Geee Frank, that's pretty complicated,

Let's do definitions

dictionary.reference.com...

I hope i can paste all this to make it easier to reflect,

con⋅scious⋅ness
   /ˈkɒnʃəsnɪs/ Show Spelled Pronunciation [kon-shuhs-nis] Show IPA Pronunciation
–noun
1. the state of being conscious; awareness of one's own existence, sensations, thoughts, surroundings, etc.
2. the thoughts and feelings, collectively, of an individual or of an aggregate of people: the moral consciousness of a nation.
3. full activity of the mind and senses, as in waking life: to regain consciousness after fainting.
4. awareness of something for what it is; internal knowledge: consciousness of wrongdoing.
5. concern, interest, or acute awareness: class consciousness.
6. the mental activity of which a person is aware as contrasted with unconscious mental processes.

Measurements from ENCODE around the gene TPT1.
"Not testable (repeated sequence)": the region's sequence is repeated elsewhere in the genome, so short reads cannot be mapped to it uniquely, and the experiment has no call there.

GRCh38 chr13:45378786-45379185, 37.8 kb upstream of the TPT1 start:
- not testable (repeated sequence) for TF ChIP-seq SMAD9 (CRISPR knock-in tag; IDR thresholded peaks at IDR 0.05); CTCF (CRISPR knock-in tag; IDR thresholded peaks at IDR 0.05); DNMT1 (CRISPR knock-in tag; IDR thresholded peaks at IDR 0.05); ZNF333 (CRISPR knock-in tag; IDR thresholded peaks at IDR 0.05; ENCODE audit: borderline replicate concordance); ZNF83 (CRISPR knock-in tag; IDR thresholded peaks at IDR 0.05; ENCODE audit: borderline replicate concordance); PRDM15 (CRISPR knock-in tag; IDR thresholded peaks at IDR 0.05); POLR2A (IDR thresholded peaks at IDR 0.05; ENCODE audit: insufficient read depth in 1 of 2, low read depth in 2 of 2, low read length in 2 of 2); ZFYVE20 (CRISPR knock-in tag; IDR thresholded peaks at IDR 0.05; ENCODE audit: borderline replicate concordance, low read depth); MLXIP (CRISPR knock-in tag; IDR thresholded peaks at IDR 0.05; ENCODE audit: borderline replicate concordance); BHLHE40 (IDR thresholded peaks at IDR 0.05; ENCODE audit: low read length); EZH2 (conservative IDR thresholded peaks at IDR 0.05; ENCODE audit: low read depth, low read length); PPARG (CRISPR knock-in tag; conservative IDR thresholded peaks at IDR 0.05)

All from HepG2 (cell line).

7. Philosophy. the mind or the mental faculties as characterized by thought, feelings, and volition.
—Idiom
8. raise one's consciousness, to increase one's awareness and understanding of one's own needs, behavior, attitudes, etc., esp. as a member of a particular social or political group.



Consciousness
Con"scious*ness\, n. 1. The state of being conscious; knowledge of one's own existence, condition, sensations, mental operations, acts, etc.

Consciousness is thus, on the one hand, the recognition by the mind or "ego" of its acts and affections; -- in other words, the self-affirmation that certain modifications are known by me, and that these modifications are mine. --Sir W. Hamilton.

2. Immediate knowledge or perception of the presence of any object, state, or sensation. See the Note under Attention.